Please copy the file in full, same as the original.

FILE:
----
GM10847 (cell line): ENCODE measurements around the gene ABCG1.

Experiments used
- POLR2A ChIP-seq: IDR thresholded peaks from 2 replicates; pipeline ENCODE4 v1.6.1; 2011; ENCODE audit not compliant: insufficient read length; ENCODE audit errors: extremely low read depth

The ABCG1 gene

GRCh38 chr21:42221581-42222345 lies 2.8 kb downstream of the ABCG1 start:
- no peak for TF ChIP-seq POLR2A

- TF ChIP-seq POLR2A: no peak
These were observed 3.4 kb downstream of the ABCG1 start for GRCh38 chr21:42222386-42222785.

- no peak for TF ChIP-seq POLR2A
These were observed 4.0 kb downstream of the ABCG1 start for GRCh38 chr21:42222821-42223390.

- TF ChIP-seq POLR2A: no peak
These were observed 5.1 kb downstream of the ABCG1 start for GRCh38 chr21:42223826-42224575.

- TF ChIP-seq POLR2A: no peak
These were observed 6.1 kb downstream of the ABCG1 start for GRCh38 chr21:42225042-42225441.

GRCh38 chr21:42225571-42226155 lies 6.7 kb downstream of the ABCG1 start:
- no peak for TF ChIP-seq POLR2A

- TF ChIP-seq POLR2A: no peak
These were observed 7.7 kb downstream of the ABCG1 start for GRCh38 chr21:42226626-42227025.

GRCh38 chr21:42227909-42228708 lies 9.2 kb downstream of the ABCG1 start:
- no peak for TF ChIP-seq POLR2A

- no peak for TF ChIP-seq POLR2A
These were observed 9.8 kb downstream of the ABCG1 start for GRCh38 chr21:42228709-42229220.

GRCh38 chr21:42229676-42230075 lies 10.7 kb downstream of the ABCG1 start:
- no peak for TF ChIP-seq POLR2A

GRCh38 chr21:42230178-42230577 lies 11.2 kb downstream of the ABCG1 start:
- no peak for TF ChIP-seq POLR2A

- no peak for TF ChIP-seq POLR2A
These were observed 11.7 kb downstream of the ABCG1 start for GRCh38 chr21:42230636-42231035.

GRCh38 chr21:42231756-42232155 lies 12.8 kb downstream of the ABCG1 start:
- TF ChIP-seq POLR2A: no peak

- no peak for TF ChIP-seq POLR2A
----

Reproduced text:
GM10847 (cell line): ENCODE measurements around the gene ABCG1.

Experiments used
- POLR2A ChIP-seq: IDR thresholded peaks from 2 replicates; pipeline ENCODE4 v1.6.1; 2011; ENCODE audit not compliant: insufficient read length; ENCODE audit errors: extremely low read depth

The ABCG1 gene

GRCh38 chr21:42221581-42222345 lies 2.8 kb downstream of the ABCG1 start:
- no peak for TF ChIP-seq POLR2A

- TF ChIP-seq POLR2A: no peak
These were observed 3.4 kb downstream of the ABCG1 start for GRCh38 chr21:42222386-42222785.

- no peak for TF ChIP-seq POLR2A
These were observed 4.0 kb downstream of the ABCG1 start for GRCh38 chr21:42222821-42223390.

- TF ChIP-seq POLR2A: no peak
These were observed 5.1 kb downstream of the ABCG1 start for GRCh38 chr21:42223826-42224575.

- TF ChIP-seq POLR2A: no peak
These were observed 6.1 kb downstream of the ABCG1 start for GRCh38 chr21:42225042-42225441.

GRCh38 chr21:42225571-42226155 lies 6.7 kb downstream of the ABCG1 start:
- no peak for TF ChIP-seq POLR2A

- TF ChIP-seq POLR2A: no peak
These were observed 7.7 kb downstream of the ABCG1 start for GRCh38 chr21:42226626-42227025.

GRCh38 chr21:42227909-42228708 lies 9.2 kb downstream of the ABCG1 start:
- no peak for TF ChIP-seq POLR2A

- no peak for TF ChIP-seq POLR2A
These were observed 9.8 kb downstream of the ABCG1 start for GRCh38 chr21:42228709-42229220.

GRCh38 chr21:42229676-42230075 lies 10.7 kb downstream of the ABCG1 start:
- no peak for TF ChIP-seq POLR2A

GRCh38 chr21:42230178-42230577 lies 11.2 kb downstream of the ABCG1 start:
- no peak for TF ChIP-seq POLR2A

- no peak for TF ChIP-seq POLR2A
These were observed 11.7 kb downstream of the ABCG1 start for GRCh38 chr21:42230636-42231035.

GRCh38 chr21:42231756-42232155 lies 12.8 kb downstream of the ABCG1 start:
- TF ChIP-seq POLR2A: no peak

- no peak for TF ChIP-seq POLR2A